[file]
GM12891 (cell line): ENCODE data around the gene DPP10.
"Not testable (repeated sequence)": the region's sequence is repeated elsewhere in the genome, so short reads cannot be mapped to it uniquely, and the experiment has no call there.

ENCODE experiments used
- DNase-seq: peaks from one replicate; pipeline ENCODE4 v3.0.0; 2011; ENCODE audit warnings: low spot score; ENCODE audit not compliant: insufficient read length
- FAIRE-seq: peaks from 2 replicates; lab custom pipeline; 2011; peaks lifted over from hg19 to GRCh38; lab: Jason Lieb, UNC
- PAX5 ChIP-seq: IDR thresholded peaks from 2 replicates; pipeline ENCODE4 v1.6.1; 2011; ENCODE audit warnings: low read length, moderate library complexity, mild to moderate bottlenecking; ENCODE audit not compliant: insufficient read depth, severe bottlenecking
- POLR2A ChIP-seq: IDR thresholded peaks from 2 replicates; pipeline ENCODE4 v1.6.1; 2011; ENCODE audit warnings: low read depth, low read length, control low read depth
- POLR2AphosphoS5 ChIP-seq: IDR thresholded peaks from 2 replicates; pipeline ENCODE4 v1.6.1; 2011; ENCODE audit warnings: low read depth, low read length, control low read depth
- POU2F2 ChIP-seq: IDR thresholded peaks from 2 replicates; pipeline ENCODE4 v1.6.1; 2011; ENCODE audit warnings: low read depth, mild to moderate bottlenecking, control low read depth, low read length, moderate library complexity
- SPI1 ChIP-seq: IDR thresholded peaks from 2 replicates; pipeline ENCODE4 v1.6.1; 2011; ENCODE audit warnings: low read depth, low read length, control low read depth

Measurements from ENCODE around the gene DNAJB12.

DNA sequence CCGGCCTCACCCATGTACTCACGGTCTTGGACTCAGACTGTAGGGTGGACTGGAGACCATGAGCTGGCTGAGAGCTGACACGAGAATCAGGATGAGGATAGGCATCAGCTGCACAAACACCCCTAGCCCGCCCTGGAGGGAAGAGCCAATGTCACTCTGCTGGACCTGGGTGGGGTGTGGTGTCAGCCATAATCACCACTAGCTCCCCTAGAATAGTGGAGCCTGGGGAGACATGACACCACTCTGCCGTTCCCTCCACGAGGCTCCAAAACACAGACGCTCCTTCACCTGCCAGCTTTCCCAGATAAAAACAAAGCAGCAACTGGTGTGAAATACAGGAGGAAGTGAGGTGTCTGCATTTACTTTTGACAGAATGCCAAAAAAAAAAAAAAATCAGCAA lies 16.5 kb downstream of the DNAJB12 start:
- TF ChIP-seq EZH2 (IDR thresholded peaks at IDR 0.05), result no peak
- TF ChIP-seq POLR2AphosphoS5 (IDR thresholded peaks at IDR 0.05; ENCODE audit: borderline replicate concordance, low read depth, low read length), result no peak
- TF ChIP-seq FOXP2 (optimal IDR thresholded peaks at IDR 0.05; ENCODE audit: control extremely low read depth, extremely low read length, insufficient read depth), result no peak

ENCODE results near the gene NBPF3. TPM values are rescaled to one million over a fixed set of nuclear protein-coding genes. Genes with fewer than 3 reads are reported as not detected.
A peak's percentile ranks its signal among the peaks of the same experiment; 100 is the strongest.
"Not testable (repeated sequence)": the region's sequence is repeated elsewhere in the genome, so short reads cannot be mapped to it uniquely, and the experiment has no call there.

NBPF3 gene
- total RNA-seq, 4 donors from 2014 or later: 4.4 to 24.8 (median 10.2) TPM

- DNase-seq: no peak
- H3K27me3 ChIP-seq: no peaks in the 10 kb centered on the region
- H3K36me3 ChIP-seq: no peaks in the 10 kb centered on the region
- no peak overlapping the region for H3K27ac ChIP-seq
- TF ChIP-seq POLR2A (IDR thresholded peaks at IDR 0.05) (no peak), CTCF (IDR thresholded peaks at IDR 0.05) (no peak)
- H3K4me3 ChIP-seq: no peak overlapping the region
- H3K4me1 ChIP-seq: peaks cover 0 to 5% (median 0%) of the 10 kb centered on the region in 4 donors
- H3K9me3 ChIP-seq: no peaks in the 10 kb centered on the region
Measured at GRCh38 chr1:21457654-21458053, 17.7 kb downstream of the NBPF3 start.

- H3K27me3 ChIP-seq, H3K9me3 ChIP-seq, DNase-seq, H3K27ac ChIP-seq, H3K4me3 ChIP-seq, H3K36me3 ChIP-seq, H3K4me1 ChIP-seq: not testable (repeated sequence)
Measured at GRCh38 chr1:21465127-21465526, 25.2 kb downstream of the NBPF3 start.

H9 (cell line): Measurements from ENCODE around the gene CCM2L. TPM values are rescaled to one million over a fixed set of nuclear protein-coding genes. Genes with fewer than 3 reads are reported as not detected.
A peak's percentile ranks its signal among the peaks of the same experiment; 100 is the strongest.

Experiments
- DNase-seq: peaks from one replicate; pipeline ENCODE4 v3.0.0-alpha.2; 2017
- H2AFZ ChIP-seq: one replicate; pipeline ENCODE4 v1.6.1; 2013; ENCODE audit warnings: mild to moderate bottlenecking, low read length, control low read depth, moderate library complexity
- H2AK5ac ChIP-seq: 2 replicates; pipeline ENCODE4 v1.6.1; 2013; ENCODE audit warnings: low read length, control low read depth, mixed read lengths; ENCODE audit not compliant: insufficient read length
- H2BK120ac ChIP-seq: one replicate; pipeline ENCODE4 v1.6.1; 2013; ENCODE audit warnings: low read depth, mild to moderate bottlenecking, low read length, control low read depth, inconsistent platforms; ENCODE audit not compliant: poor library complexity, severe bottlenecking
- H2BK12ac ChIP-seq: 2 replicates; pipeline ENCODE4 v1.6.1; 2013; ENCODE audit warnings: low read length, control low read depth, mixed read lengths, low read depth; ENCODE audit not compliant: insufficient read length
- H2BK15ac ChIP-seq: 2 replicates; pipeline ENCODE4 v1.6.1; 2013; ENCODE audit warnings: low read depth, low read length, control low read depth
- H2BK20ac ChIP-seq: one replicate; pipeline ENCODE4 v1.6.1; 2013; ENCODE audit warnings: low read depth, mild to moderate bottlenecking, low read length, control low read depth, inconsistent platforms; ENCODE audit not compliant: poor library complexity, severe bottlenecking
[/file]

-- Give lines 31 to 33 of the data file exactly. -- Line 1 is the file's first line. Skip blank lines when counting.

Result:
Measured at GRCh38 chr1:21465127-21465526, 25.2 kb downstream of the NBPF3 start.

H9 (cell line): Measurements from ENCODE around the gene CCM2L. TPM values are rescaled to one million over a fixed set of nuclear protein-coding genes. Genes with fewer than 3 reads are reported as not detected.
A peak's percentile ranks its signal among the peaks of the same experiment; 100 is the strongest.